Healthcare workers, especially nurses, are physically and emotionally exhausted from dealing with the coronavirus pandemic. Hospitals continue to struggle as safety protocols evolve, with nurses on the front lines banding together to learn from and support each other.
No matter how powerful the force of community, there are still many obstacles facing healthcare workers who must provide patient care while maintaining their own health. Five of the most common issues they face include limited resources, ethical dilemmas, compromised standards, constant change and emotional toll.
- Limited Resources
Nurses are asked to work harder with fewer resources — shortages of physical supplies like personal protective equipment (PPE), ventilators or beds have put strain on many healthcare systems. Many facilities are short-staffed, while others are experiencing layoffs and pay cuts. Some hospitals, especially in rural areas, have been forced to close, making public healthcare access even more challenging.
- Ethical Dilemmas
Many nurses go to work each day afraid and anxious — not as much for their own health as for the possibility of spreading the virus to their loved ones or colleagues. Some choose to stay away from home or send their children to live elsewhere. One nurse said she feels like a “sheep sent to slaughter.” This struggle creates an ethical dilemma of choosing between loved ones and patients in your care – and the experience has been isolating and stressful for many.
- Compromised Standards
According to the Centers for Disease Control and Prevention (CDC), N95 masks are one of the most important PPE items to prevent spread of the virus, but without supplies, many nurses are forced to reuse single-use surgical masks for weeks, or even resort to homemade masks. Not only is this not safe or sanitary, reports of stockpiling or hoarding supplies make the situation even more delicate.
- Constant Change
Nurses are dealing with constant change. Because the novel coronavirus is so new and undergoing study, many medical decisions regarding COVID-19 rely on “shaky data” without extensive, well-designed randomized controlled studies, and there is no exact science to determine best practice. Constant change can lead to high levels of stress, anxiety or depression – and even nurse burnout.
- Emotional Toll
Many nurses say they have “just had it.” They are doing everything they can to fight the virus and putting their lives on the line each day. Meanwhile, the 24-hour news cycle and social media show people congregating on crowded beaches, states re-opening despite increases in case counts and skeptics pushing back against masks. Some healthcare workers fighting to keep patients alive feel the rest of the world has no regard for the severity of the situation.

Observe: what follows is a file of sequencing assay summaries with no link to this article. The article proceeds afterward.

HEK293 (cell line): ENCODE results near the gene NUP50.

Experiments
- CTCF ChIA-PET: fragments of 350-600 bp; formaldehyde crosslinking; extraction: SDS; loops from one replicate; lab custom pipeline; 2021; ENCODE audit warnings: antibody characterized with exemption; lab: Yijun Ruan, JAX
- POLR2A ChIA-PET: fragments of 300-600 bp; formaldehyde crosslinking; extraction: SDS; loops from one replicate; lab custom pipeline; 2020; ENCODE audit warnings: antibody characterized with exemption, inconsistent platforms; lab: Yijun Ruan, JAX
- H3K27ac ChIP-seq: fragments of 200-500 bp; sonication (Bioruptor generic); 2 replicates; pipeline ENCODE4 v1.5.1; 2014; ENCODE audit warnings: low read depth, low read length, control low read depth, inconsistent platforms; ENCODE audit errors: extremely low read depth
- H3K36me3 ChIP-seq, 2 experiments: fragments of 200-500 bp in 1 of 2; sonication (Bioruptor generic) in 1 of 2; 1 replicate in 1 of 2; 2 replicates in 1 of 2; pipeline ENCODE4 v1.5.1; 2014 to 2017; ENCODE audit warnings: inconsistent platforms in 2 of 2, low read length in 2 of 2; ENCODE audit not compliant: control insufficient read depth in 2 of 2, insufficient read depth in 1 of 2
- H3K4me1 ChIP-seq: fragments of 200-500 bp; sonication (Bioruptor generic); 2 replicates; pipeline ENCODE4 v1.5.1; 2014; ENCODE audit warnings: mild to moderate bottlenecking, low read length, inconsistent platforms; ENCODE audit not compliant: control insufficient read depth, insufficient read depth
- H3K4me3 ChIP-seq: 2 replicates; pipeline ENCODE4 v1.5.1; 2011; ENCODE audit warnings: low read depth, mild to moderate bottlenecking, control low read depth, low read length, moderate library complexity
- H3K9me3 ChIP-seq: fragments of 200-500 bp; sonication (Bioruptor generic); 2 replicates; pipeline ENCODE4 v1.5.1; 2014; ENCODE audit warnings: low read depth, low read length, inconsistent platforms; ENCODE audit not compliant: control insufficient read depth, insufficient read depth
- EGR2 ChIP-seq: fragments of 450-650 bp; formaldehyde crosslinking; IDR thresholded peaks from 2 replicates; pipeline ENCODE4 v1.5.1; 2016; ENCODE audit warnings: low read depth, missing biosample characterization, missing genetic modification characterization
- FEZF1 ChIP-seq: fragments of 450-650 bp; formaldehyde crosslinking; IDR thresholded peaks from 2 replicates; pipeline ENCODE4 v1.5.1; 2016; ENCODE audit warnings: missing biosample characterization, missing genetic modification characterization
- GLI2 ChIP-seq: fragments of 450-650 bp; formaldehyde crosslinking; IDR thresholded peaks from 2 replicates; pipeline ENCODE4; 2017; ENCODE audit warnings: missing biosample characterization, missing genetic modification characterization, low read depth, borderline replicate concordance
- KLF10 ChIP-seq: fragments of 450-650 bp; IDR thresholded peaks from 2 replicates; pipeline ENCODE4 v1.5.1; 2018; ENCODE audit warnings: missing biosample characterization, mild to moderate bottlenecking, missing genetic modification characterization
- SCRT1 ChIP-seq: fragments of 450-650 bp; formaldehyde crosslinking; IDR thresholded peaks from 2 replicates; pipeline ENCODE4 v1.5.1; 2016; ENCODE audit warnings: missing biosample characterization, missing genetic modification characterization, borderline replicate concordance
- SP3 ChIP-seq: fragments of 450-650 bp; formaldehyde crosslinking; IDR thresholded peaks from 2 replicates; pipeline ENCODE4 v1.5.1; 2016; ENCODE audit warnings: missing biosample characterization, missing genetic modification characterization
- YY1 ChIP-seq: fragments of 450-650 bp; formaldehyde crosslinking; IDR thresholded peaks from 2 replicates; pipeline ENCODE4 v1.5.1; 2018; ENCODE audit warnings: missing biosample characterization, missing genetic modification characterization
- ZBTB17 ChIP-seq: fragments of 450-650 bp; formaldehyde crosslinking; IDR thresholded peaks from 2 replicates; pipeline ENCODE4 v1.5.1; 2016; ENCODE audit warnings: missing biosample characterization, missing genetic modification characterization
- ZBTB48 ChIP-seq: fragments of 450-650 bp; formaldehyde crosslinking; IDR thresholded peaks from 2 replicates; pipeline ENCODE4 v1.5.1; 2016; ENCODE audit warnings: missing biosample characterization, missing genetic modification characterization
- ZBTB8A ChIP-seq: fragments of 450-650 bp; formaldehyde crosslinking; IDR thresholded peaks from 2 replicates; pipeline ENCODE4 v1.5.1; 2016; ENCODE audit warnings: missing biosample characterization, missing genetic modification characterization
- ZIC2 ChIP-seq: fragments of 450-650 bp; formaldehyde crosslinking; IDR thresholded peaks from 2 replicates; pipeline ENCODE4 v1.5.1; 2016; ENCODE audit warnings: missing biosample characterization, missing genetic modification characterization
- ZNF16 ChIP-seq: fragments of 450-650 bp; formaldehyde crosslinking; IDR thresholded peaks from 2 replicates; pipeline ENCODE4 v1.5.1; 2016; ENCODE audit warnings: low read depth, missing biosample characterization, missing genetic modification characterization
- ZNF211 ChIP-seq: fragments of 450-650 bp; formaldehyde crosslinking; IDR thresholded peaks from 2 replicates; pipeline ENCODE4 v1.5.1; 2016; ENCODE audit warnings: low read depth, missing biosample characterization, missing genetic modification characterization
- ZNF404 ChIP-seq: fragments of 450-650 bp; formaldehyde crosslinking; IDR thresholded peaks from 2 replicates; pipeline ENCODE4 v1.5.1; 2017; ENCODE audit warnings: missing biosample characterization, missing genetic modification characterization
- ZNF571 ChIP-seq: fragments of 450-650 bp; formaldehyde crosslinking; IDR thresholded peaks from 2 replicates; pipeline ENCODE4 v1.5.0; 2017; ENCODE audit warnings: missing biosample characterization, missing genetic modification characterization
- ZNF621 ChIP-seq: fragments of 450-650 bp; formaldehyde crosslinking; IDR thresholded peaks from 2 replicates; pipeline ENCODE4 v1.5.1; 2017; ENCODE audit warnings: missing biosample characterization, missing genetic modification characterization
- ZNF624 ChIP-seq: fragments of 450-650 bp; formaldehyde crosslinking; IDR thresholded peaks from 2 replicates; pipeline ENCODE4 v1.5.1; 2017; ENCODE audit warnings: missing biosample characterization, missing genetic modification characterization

Resources for Nurses
One way to combat the stresses of COVID-19 is to arm yourself with information. It helps to have current, credible information about the virus, its treatment, its impact, and the best method of care for patients. The source list at the end of this article has links to the resources below.
Finding good information on COVID-19 can be challenging because new knowledge emerges as the situation evolves. These reputable resources are great places to start:
- Centers for Disease Control and Prevention: Coronavirus (COVID-19)
- Johns Hopkins University & Medicine: Coronavirus Resource Center
- World Health Organization: Coronavirus Disease (COVID-19) Pandemic
In addition, your workplace may have patient resources in drug databases. These software solutions may have professional information and best practices available through electronic medical health records, such as Epic.
Several organizations provide information that impacts nursing practice. Many specialty organizations provide content for nurses working with specific patient populations (like those in cancer care or the emergency department). Below are just a few professional resources for healthcare workers:
- American Association of Critical-Care Nurses
- American Nurses Association: COVID-19 Resource Center
- American Psychiatric Nurses Association
- Emergency Nurses Association: COVID-19 Information
- Lippincott Nursing Center: 2019 Novel Coronavirus Nurse Resource
- Oncology Nursing Society: ONS Information Regarding the Coronavirus (COVID-19)
- Society of Trauma Nurses: COVID-19 Resources
- Wolters Kluwer: COVID-19 Resources & Tools (Coronavirus Resources)
Social Media Resources
With the ever-changing situation of the COVID-19 pandemic, what was useful yesterday may not be helpful today. Social media platforms, such as Facebook and Twitter, often circulate information on the coronavirus faster than organizational websites. Nurses must be able to sort through the deluge and discard misinformation to find credible, reliable and up-to-date information. Below are just a few reputable social media accounts and hashtags to follow.
- Association for Professionals in Infection Control and Epidemiology – @APIC
- Centers for Disease Control and Prevention – @CDCGov
- Clinical trials – #clinical trials
- National Institutes of Health – #nih
- National Library of Medicine – @nlm_news
- Palliative care – #pallicovid
Nurse are heroes on the front lines, but many are still experiencing frustration, fear, exhaustion, isolation, emotional trauma and even bullying. Several online and social media groups offer support for self-care during COVID-19.
- American Nurses Association: Ethical Considerations
- American Nurses Association Well-Being Initiative
- Johnson & Johnson Institute: Mental Health & Well-Being
- GW School of Medicine & Health Sciences: Resources for Coping with COVID-19
Experiencing excessive stress during this time is not a sign of weakness; it signals a time to take action. Help is available, with a vast array of online and social media resources there for the taking.
Learn more about Northwest Missouri State University’s online RN to BSN program.